Vytorin - Cancer Link Draws Congressional ScrutinyAug 1, 2008 | Parker Waichman LLP
Lawmakers on a congressional committee want to see the results of a new study that indicated patients taking Vytorin might be at a higher risk of cancer. That study, known as SEAS, was given to the Food & Drug Administration (FDA), but has yet to be turned over to the House Energy and Commerce Committee, which has been investigating Vytorin for months.
Vytorin, which was developed and marketed jointly by Merck and Schering-Plough, was approved for use in 2004. Since it came on the market, Vytorin sales have reached $5 billion per year. Vytorin is a combination of cholesterol-lowering Zetia (ezetimibe) and the statin Zocor (simvastin). Statins like Zocor reduce the amount of cholesterol produced by the liver, while Zetia lessens the amount of cholesterol in food that is absorbed in the intestines.
SEAS was presented last month in London by its primary researcher, Dr. Terje Pedersen of Ulleval University Hospital in Oslo, Norway. The study, which involved 1873 patients, investigated the effects of Vytorin in patients with aortic stenosis. Aortic stenosis involves partial blockage of the aortic valve in the heart. Left untreated, it can progress to death from heart failure or cardiac arrest. Aortic valve replacement for severe symptoms is the second most frequent type of heart surgery. Apart from surgery, there is no medical therapy known to prevent or heal this condition.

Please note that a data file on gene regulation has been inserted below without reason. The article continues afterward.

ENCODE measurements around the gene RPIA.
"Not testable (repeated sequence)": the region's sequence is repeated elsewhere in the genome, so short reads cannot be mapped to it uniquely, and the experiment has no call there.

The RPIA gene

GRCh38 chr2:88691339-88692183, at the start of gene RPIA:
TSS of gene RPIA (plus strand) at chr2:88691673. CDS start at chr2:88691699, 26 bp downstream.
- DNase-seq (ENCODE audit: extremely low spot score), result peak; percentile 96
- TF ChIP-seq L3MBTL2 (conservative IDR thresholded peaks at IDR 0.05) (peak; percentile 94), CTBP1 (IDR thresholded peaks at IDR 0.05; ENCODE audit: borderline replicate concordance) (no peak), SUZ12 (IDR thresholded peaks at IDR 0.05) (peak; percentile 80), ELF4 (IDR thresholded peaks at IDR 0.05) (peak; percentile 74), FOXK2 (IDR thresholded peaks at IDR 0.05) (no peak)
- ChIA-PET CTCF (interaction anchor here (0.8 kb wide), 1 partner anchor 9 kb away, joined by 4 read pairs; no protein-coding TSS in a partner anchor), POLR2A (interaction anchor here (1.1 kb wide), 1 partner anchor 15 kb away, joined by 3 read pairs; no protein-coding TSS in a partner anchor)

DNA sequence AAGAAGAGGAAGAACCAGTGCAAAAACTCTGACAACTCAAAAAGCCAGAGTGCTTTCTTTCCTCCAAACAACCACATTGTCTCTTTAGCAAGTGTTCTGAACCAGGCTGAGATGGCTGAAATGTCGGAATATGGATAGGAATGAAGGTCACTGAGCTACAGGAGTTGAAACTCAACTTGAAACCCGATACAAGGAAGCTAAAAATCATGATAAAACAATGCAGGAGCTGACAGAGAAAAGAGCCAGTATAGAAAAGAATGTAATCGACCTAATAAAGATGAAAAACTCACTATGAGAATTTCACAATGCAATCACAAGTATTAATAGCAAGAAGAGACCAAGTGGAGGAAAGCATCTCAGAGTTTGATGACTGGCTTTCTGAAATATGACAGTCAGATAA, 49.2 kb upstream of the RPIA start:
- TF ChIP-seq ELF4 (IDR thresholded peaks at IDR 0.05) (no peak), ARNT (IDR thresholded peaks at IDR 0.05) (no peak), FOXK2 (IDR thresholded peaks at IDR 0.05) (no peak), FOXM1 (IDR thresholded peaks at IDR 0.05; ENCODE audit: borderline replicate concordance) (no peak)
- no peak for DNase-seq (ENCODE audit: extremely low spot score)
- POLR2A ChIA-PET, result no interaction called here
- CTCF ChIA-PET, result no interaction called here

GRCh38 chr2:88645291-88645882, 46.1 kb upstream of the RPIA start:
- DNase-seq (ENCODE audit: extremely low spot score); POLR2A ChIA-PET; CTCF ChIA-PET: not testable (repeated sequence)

In addition to failing to show that Vytorin did much to help patients with aortic stenosis avoid other heart problems, a safety analysis of SEAS found that Vytorin patients in the study had higher rates of cancer and cancer deaths. In the trial 102 patients taking Vytorin developed cancer, compared with 67 taking the placebo. Of those, 39 people taking Vytorin died from their cancer, compared with 23 taking placebo. Researchers conducting the study said that while those numbers don’t prove a definitive cancer link, they were “statistically significant”, meaning the odds were less than 5 percent that they were the result of chance.
Both Merck and Schering-Plough have called the cancer findings an "anomaly", but members of the House Energy and Commerce Committee aren't so sure. According to The Wall Street Journal, in a letter to the FDA, Rep. John Dingell (D-Mich), Chairman of the committee, said that based on the study's finding, "Vytorin may not be safe. Its potential for cancer and cancer deaths may be a significant cause for concern among physicians and patients."
Dingell has asked the FDA to turn over an assessment of the SEAS study that was written by Dr. Richard Peto, an epidemiologist at Oxford University, and related records within two weeks. Dr. Peto's analysis, which was funded by Merck and Schering-Plough, said SEAS' cancer findings were largely due to chance and "implausible."
The House Energy and Commerce Committee has been investigating Vytorin since January, when Merck and Schering-Plough finally released the long-delayed ENHANCE study. ENHANCE showed Vytorin were ineffective in preventing clogged arteries, and might actually increase plaque in some users. In spite of the findings, Merck and Schering-Plough delayed releasing ENHANCE for more than a year – something critics of the company have likened to fraud.